Netflix users on Android just got a major audio upgrade. The streaming giant has updated its Android app to allow for the xHE-AAC audio codec.
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The Extended HE-AAC with MPEG-D DRC codec, or xHE-AAC for short, is an adaptive bitrate audio compressor/decompressor that aims to bring uninterrupted audio streaming when on the go. It allows for seamless bitrate switching, meaning that audio quality can shift to a lower standard smoothly during sudden bandwidth drops.
So, if you're on the subway and go into a tunnel, the codec will switch to a lower bitrate to ensure your stream of Stranger Things goes uninterrupted. Bitrates can range from 12 to 500 kilobits-per-second.
It's not just dynamically shifting bitrate that xHE-AAC brings to Android users. The movie-watching experience is also improved thanks to dynamic loudness management. Let's say you're watching an action movie. You might have the volume up to hear the dialogue. But if there's an explosion, you might be scrambling for the buttoms to turn the volume down. Loudness management aims to have relatively consistent volume across the board.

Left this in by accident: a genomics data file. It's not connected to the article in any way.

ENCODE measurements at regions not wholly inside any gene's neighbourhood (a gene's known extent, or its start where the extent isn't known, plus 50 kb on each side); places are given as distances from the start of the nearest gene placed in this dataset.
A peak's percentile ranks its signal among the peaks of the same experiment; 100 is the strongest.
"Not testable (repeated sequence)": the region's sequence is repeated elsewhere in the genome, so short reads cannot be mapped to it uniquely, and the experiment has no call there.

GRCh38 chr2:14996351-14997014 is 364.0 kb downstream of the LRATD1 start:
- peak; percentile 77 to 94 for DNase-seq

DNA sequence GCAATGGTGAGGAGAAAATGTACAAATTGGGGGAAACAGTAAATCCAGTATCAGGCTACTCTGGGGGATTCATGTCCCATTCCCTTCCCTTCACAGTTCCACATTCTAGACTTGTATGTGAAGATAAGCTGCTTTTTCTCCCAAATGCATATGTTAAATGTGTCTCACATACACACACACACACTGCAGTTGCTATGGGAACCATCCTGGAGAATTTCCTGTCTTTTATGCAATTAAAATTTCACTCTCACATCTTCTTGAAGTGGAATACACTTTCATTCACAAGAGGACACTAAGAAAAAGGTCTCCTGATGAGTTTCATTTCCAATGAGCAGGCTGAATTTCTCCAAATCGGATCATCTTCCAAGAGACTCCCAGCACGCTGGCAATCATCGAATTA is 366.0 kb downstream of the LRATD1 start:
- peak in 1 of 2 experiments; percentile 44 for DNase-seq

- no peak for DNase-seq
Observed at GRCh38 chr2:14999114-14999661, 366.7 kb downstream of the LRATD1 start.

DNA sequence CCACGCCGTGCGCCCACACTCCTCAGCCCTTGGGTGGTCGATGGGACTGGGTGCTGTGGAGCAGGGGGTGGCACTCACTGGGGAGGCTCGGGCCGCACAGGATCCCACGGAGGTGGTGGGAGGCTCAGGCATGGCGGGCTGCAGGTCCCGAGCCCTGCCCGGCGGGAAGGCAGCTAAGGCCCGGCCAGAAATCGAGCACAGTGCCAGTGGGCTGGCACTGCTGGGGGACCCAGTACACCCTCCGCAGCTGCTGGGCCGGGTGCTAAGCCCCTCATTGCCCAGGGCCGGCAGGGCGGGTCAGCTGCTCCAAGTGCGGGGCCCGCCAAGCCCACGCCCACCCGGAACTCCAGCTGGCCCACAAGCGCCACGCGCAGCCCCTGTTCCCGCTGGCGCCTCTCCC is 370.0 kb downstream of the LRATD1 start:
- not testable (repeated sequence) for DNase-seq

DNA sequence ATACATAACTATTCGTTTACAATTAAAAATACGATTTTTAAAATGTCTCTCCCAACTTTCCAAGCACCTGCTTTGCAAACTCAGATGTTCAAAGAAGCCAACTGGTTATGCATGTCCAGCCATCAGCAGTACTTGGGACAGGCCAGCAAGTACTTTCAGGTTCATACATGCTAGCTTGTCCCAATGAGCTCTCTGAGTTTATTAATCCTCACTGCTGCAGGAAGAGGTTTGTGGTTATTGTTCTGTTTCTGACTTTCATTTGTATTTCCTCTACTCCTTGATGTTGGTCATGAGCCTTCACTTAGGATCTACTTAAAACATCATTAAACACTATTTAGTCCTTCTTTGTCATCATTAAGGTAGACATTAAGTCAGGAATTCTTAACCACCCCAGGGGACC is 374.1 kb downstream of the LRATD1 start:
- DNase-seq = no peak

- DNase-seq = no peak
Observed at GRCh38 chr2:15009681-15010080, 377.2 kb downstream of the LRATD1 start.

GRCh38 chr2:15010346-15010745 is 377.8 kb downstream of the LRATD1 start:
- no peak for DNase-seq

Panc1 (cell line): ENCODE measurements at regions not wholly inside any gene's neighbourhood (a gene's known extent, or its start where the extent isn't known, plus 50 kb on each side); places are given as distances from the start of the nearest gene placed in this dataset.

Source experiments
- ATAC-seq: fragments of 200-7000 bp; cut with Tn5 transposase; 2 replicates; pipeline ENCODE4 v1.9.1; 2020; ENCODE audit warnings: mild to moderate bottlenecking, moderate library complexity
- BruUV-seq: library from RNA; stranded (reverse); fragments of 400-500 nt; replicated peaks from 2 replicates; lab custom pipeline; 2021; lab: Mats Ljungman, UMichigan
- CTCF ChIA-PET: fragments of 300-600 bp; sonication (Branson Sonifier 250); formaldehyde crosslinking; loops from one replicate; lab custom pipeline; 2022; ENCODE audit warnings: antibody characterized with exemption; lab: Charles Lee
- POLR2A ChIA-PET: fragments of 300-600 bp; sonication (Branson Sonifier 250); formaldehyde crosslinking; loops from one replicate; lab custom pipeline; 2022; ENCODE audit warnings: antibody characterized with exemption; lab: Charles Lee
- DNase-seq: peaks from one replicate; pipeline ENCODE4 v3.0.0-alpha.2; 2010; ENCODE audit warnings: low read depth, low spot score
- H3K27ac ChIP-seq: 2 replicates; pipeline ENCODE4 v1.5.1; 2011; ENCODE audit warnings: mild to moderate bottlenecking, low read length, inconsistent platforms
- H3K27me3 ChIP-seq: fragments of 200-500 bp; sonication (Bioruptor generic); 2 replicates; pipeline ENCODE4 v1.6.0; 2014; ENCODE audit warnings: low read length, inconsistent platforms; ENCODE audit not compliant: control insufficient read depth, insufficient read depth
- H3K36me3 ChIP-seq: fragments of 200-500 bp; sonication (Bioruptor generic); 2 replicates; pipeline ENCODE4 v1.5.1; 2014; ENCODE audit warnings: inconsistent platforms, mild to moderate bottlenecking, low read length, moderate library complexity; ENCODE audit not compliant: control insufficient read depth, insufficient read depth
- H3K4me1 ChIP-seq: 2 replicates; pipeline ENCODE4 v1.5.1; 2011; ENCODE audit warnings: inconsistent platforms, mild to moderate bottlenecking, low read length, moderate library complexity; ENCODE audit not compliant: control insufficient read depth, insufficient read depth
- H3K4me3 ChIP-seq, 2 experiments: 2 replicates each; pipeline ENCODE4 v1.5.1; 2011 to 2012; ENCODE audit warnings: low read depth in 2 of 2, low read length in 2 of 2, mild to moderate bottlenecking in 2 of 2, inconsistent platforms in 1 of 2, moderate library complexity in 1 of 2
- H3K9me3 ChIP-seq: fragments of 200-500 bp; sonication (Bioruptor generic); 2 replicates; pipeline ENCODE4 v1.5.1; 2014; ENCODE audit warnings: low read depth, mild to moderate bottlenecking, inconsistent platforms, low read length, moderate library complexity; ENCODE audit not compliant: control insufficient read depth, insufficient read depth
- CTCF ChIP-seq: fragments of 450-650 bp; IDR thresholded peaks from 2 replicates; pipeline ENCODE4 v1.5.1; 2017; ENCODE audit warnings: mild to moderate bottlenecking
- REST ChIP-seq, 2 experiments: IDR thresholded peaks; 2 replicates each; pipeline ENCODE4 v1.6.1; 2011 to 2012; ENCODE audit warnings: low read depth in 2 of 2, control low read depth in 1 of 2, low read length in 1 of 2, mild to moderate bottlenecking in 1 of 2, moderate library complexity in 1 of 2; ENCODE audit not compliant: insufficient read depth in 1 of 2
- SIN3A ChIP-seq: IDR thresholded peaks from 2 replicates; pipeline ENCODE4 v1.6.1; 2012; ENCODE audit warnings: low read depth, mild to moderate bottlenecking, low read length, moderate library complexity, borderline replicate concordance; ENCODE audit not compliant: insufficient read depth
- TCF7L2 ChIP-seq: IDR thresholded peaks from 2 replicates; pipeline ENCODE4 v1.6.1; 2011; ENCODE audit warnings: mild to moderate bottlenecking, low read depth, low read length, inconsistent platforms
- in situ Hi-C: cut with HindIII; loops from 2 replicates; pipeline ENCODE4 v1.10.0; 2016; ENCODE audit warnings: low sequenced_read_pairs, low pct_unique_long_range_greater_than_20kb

"When it is working effectively, once you set your volume to a comfortable level, you never have to change it, even as you switch from a movie to a documentary, to a live concert," per the Netflix Technology Blog.
Netflix has also implemented Dynamic Range Control. This feature essentially allows the app to optimize your listening experience based on what audio devices you're using. If you have a home theater setup, then you'll be given the full range of sound. But if you have a cheap pair of headphones, or are listening through your phone's speaker, then that range is reduced so that the most important pieces of audio make it through.
Ultimately, Netflix has made the aural experience that much better for those on Android devices. Whether you're using cheap gas station earbuds a fancy home theater, this new update should make constantly adjusting volume a thing of the past.
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Imad is currently Senior Google and Internet Culture reporter for CNET, but until recently was News Editor at Tom's Guide. Hailing from Texas, Imad started his journalism career in 2013 and has amassed bylines with the New York Times, the Washington Post, ESPN, Wired and Men's Health Magazine, among others. Outside of work, you can find him sitting blankly in front of a Word document trying desperately to write the first pages of a new book.